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BOOK REVIEW: THE CRIMSON PORTRAIT
BY JODY SHIELDS

We hope you enjoy this book review by Teri Davis.

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“War is the only proper school of surgeons.” - Hippocrates

During World War I, a military hospital is set up in an estate outside of London, which is now Catherine’s home.

Catherine grew up in a privileged, high class family of the time period who had particular social rules to be followed. She married well in that her husband, a doctor, owned this immense estate. Before he joined the war, Catherine’s husband, Charles, had arranged for his estate to be utilized as a medical hospital if needed in the war. Charles quickly died in the war.

This book is about the hospital, Catherine’s home with the patients and Catherine adjusting to being a widow with the patients and medical staff at her house. This hospital specializes in treating those patients who have extreme facial wounds that are almost impossible to heal. This was a time period when the wounds were most extreme in that throughout history, most of these patients died. Unfortunately, this was the first opportunity recorded in humankind when the doctor’s attempted to begin the remaking of the face and jaw and the entire science of plastic surgery. The hospital was equipped with dentists and surgeons who were working cooperatively to evolve their science. Also, this was the time when masks were made to hide imperfections and to assist each individual patient to be reunited with the family and past life.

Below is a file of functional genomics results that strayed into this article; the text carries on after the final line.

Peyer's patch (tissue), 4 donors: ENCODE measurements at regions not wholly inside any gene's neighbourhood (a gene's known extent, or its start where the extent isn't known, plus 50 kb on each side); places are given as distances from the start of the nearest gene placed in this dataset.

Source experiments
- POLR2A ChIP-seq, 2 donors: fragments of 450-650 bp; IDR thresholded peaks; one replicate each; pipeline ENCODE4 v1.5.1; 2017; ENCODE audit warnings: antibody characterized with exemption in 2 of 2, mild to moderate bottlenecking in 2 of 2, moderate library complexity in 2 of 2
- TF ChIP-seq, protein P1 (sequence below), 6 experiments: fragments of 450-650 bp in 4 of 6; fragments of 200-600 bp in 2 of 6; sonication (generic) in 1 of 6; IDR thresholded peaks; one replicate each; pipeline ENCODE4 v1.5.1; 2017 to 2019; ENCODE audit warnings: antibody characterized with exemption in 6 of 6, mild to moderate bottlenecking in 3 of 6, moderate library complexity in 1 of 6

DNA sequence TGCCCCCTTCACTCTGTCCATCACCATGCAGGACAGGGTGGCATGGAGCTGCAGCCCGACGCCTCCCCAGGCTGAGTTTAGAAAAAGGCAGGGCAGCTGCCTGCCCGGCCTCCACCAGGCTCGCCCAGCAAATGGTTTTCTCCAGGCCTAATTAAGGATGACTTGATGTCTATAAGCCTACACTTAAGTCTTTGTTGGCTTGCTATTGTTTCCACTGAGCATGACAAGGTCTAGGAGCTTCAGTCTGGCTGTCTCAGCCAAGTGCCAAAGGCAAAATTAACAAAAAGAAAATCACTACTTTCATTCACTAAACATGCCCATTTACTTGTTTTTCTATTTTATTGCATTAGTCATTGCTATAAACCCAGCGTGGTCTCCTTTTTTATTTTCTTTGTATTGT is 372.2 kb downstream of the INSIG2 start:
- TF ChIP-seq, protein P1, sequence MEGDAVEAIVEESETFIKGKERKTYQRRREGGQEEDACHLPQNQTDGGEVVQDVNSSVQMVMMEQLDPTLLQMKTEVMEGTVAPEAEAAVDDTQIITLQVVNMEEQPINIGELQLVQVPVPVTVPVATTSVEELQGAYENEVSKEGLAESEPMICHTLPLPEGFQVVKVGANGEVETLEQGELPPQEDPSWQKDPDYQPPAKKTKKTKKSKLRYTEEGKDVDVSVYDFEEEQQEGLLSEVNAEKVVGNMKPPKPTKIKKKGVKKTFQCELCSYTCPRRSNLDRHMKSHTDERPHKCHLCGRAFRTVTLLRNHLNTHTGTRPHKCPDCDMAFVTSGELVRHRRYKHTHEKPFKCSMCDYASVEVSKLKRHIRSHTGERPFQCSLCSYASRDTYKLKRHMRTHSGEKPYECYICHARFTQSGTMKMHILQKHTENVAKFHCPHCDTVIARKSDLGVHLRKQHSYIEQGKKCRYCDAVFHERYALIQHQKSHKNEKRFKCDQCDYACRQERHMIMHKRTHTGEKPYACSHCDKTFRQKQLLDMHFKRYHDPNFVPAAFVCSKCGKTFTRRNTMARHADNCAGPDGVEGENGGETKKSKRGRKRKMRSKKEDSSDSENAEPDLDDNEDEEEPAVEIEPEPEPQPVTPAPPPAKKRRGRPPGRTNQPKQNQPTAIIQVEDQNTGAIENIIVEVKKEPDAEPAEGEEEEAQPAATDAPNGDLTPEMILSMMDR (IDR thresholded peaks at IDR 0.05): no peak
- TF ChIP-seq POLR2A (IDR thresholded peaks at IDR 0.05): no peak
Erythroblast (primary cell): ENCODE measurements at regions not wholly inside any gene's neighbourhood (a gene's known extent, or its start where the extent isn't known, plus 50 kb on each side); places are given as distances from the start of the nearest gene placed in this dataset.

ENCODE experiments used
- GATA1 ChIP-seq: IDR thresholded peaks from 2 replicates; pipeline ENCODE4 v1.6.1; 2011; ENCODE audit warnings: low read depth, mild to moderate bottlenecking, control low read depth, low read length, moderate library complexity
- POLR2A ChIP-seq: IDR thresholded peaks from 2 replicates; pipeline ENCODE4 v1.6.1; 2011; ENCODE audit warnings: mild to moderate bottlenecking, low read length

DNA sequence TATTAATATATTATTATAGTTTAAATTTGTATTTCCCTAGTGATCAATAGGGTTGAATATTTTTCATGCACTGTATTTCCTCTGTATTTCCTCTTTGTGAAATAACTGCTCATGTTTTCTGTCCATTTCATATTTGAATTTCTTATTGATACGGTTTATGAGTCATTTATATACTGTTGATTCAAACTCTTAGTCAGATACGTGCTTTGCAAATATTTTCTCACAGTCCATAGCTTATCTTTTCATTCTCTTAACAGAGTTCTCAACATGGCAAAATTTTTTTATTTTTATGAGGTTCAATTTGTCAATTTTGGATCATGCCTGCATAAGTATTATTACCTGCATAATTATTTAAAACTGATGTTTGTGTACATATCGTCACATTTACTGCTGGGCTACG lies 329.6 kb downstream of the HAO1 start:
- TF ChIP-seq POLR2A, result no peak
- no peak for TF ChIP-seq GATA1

Besides the patients healing, Catherine is frequently haunted with her husband’s scent, shadow, or seeing his mannerisms in other patients, especially one, Julian. Julian is so disfigured that he is to wear a mask that closely resembles Charles.

I found the conflict of this novel to be Catherine’s healing in being a widow and the patient’s slow healing in being grossly disfigured. The novel is well-written and a realistic reflection of the time period. The subject matter though at times is depressing and slow moving since the doctors’ constant experimenting at attempting to rebuild jaws and faces is also slow in healing and not always successful. It is amazing to discover the types of materials used, and the psychological difficulties of the patients, families, and the staff.

Overall, I recommend this book because it is an excellent reflection of the lifestyle of 1915. It is not high action, because the subject and healing are not high action events. These are slow and require patience. Enjoy this book as evidence of the past.

REVIEWED BY TERI DAVIS

DO NOT REPRINT WITHOUT PERMISSION OF THE REVIEWER, TERI DAVIS


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